Have you ever read a book that had an interesting plot, but was poorly executed; a novel that you would have loved had it been written differently?
Published in 2011, The Night Circus, set in Victorian London, is a fantasy that tells the story of 2 rival magicians raised and trained for the sole purpose of competing against one another in an unusual game. The exact nature of the game is a mystery, and even their identities were unknown to each other at first. The venue of the game is later revealed as an extraordinary black and white circus which only opens at night, and the 2 magicians’ goal is to outdo each other in creating unusual attractions or in controlling the circus using their magic. Think Jonathan Strange and Mr. Norrell meet Ray Bradbury’s Something Wicked This Way Comes, but instead of evil spirits and creatures, there are star-crossed lovers.
The Night Circus follows a non-linear type of narrative that spans about 20 or more so years – years and years of the two magicians, Marco and Celia trying to outdo each other in their magical circus. Considering the length of time the novel covers, it’s surprisingly short – the paperback is just a bit over 500 pages. And that’s where my beef with the novel comes in. The Night Circus is made up chapters that are short vignettes of a particular day or event, instead of a long continuous narrative that follow the characters as the story unfolds. This style allows the author to focus on particular events, without having to go through the trouble of setting up the situation leading to it or following up what happens afterwards. I later learned that The Night Circus was a winning entry to NaNoWriMo, a novel-writing contest that takes place every November, and after that I understood why The Night Circus was written the way it was. Still, I’d have thought that the author would have edited her story, adding flesh to bones, before actually publishing it.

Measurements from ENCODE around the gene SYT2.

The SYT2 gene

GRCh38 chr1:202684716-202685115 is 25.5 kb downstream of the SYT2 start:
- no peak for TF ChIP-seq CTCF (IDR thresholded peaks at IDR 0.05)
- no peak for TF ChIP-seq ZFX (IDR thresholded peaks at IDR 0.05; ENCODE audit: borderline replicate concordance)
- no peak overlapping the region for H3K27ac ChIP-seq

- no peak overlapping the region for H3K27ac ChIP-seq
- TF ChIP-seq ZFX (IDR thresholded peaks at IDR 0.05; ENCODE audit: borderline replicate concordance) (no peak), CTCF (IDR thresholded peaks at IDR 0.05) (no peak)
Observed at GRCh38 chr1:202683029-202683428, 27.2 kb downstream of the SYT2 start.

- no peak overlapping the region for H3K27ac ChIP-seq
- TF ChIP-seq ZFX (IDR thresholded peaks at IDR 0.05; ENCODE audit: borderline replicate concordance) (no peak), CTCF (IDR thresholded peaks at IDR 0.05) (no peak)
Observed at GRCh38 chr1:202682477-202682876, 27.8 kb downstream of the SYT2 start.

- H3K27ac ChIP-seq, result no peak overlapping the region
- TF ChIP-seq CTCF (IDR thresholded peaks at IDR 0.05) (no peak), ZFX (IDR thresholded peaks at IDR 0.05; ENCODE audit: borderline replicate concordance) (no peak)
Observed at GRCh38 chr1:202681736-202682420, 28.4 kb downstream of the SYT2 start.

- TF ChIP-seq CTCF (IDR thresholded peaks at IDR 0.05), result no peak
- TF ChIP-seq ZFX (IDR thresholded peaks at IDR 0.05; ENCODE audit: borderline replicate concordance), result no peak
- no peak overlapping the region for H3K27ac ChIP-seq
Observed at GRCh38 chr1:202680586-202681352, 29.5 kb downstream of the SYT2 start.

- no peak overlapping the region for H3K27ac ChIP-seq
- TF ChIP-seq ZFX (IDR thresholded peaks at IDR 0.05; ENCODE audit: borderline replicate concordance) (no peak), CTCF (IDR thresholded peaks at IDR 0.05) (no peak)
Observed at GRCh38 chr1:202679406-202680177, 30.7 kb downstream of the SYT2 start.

As I said earlier, I could have loved this novel – the story is creative and imaginative, its imagery is beautiful, and its main characters are interesting. At the beginning I devoured the story – I wanted to know what would happen to Celia and to Marco, and I wanted to know more about the game. Then I noticed that each chapter just skipped from one big scene to the next, and I found myself frustrated at not knowing what happened to the characters after each event. The novel never really answered any of my questions either.
I felt that in focusing on the beautiful imagery, and the outcome of the story as a whole, the author lost sight of the finer details of her novel, like developing the plot, and bringing her characters to life. Her style of writing makes it very easy for readers to imagine her novel as a movie or television series – and maybe that’s what she had in mind all along. It’s effective, for the big screen, but for a novel, that type of writing is just plain laziness. It’s almost as bad as an epistolary novel.
It really is such a shame. No doubt Erin Morgenstern is talented; she has a brilliant imagination, and I congratulate her on winning NaNoWriMo, but at the hands of a more adept writer, The Night Circus could have been a truly wonderful novel.
The Night Circus (2011) – Erin Morgenstern
Doubleday; e-book / Kindle
Personal rating: 2/5